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An Evidence-Based, Sustainable Solution for Wound Management in Low-Resource Settings: Part 2

June 18, 2024

An Evidence-Based, Sustainable Solution for Wound Management in Low-Resource Settings: Part 2

The Available Technology Dressing (ATD) Randomized Controlled Trial 


Linda Benskin, PhD, RN, SRN (Ghana), CWCN, CWS, DAPWCA, WOCNF and Richard Benskin


Editor’s Note: This series originally appeared on Today’s Wound Clinic and is adapted with permission. The peer-reviewed article from which this commentary originated is published with Wounds

Part 1 in the series can be found here.


Knowledge of the basic science of wound healing guided the development of an improvised wound dressing for resource-limited settings in the tropics. The FW dressings used in Japan were modified significantly to accommodate the special needs of patients in a much warmer environment with fewer resources.19,20,41 A Wound Healing Foundation grant helped fund a three-armed,12-week, evaluator-blinded, non-inferiority RCT.42 The study, conducted at the University Hospital of the West Indies in 2021, was registered on prior to the first patient visit.41 Sickle cell leg ulcers (SCLUs) became the focus due to their relative homogeneity, relative abundance in Jamaica, and the critical need for a more effective wound dressing solution for these patients.43–46 The added challenge of ischemia helps explain why SCLUs heal 3 to 16 times more slowly than VLUs.45,47,48 SCLUs tend to be recurrent, and are often so painful that opioids are insufficient.45–48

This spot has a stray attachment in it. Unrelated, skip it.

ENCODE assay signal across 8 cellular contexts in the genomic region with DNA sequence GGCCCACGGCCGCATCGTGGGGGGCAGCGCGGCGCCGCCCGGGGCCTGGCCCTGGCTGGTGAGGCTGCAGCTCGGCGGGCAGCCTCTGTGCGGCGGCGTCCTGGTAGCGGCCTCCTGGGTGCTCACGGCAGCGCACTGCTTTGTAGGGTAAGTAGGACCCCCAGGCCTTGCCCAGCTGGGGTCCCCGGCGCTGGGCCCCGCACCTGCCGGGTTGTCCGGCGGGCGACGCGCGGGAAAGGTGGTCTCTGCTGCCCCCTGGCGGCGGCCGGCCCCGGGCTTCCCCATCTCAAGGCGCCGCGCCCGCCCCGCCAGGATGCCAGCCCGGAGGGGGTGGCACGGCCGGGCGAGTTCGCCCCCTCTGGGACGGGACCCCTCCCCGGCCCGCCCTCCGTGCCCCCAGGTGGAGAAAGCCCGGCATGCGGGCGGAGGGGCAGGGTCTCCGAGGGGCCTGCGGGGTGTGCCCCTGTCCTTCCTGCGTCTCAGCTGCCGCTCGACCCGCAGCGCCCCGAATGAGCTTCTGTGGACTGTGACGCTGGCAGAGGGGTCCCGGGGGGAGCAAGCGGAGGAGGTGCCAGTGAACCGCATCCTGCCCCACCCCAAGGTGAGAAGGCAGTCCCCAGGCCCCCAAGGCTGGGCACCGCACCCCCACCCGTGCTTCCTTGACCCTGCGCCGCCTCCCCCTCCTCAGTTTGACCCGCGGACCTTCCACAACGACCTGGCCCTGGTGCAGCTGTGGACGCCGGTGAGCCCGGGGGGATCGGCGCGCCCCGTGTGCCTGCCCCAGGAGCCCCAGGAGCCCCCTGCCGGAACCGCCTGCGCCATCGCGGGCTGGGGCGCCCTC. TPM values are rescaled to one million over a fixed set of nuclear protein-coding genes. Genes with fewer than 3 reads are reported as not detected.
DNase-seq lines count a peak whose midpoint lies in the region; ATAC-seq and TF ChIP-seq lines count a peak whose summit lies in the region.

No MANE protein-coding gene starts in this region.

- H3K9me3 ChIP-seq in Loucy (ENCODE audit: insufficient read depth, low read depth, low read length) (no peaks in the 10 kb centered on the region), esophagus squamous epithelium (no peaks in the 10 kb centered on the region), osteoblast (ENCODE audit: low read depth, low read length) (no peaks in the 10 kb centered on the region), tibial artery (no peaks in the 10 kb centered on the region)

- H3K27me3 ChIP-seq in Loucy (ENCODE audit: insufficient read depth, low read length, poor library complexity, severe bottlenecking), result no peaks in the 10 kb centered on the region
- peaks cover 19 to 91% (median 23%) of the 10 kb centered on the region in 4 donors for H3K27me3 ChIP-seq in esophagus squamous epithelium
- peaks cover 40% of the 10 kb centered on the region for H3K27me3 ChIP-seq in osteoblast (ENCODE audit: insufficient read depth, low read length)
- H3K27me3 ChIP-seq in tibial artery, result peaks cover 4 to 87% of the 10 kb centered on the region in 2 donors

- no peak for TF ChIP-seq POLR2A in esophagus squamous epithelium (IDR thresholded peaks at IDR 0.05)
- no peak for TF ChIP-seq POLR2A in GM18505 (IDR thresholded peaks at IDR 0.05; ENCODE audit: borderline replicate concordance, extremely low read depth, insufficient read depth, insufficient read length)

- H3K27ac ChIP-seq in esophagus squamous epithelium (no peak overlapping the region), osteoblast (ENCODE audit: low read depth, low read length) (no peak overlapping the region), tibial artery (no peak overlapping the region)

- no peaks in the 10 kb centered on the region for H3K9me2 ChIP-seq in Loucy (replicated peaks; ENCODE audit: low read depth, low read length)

Technology is the application of scientific knowledge for practical purposes.49,50 The improvised dressing was named the Available Technology Dressing (ATD) technique because the study participants demonstrated that accurate implementation is not intuitive to untrained wound patients, and it is critical to its success; careful teaching and demonstration/return demonstration is required.41,51